We headed straight for the Victory, Nelson's flagship, and the one on which he died in the Battle of Trafalgar. We had an interesting audio tour of the ship, doing our best to dodge the school students. It included an unfolding story of the battle with a dramatization of Nelson's last moments. A lamp marks the spot where he died. After the tour we were ready for drink and a sandwich in the cafe next to the Mary Rose museum, so we headed in there next and spent some time chatting to a couple with two young kids. It was drizzling rain still so we headed straight into the Mary Rose Museum, again another really interesting place. The Mary Rose, built for Henry VIII in 1510, was used as a battleship for 30 years before sinking off the coast of Portsmouth in 1545. Many attempts were made to raise her over the years, a successful attempt being made in 1982. Since then she has been painstakingly preserved, and is today the only 16th century warship on display in the world. She is housed inside the museum, separated from the public by glazing. Around the walls of the museum are many retrieved artefacts from the ship together with stories about the people on the ship and the scientific methods used to investigate the people and objects. Many of the people were archers, identified by the way their shoulder joints had been worn down with use. Fascinating!

    Next we had a look over the HMS M33, which survived Gallipoli. The M stands for Monitor gunship. It was interesting to compare life on board the different ships over the centuries. Starting to flag, we had a quick look around the National Navy museum before queueing up for the harbour tour, glad to sit down and be off our feet for a while. It showed us just how extensive the area is, and as it is a working area, there was a lot of movement going on. Lastly, we climbed aboard the HMS Warrior, from 1860, at that time the fastest, largest and most powerful warship in the world. She was powered by both steam and sail, and was such a deterrent that she never fired a shot in anger. By now, very weary we made our way back to RMC, although I made a detour to purchase a UK sim card. We headed down to the pool and spa to relax our weary bones before walking the short distance to the pub nearby for dinner. The lamb shank was very welcome!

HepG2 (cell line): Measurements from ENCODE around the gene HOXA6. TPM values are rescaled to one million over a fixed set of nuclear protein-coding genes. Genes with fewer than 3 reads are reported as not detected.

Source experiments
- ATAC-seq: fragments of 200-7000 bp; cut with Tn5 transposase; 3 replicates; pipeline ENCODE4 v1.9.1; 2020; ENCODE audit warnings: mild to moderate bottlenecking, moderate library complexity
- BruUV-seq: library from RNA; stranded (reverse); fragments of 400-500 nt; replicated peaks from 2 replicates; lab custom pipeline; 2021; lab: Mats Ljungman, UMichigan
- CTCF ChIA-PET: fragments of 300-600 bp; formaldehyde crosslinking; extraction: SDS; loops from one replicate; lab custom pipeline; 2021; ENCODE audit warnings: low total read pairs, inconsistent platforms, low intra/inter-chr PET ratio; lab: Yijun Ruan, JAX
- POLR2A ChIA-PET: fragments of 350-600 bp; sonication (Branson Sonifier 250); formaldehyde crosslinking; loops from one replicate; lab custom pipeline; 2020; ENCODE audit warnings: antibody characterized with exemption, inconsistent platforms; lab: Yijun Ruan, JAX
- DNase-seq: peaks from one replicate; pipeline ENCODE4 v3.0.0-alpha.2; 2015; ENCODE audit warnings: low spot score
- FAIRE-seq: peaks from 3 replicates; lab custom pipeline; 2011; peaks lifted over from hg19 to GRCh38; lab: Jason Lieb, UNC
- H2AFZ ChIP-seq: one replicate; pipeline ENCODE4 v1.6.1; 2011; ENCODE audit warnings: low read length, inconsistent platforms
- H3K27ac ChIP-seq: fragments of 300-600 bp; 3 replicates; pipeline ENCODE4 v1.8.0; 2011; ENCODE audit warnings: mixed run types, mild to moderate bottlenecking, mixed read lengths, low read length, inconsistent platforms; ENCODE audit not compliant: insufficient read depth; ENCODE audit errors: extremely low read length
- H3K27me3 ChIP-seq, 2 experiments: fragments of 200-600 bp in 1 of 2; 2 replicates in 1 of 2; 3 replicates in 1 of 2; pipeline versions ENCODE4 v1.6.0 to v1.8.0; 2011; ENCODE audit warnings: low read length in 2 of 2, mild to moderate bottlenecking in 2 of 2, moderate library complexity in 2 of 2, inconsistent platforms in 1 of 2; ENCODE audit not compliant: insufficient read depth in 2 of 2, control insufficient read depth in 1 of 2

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  • Day1

    The long haul to Portsmouth

    June 26, 2017 in the United Kingdom ⋅ ⛅ 20 °C

    We left home at 11 am, John dropping us at Edmondson Park station. Without drama we made our way to the airport and checked our bags. Found out we couldn't use the AMEX lounge (not the right sort of platinum card apparently), so picked up a sandwich and coffee before making our way to the gate. It was a 14 hour flight to Abu Dhabi. The seats of the Boeing 777 were pretty cramped, and I found myself nursing my neckrest, pillow, blanket, handbag, book and paper on my lap for most of the way. A very polite frenchman on his way to Paris sat beside me. The plane diverted a couple of times to avoid turbulence, but there was still plenty of it, and it reminded me that I really don't like flying.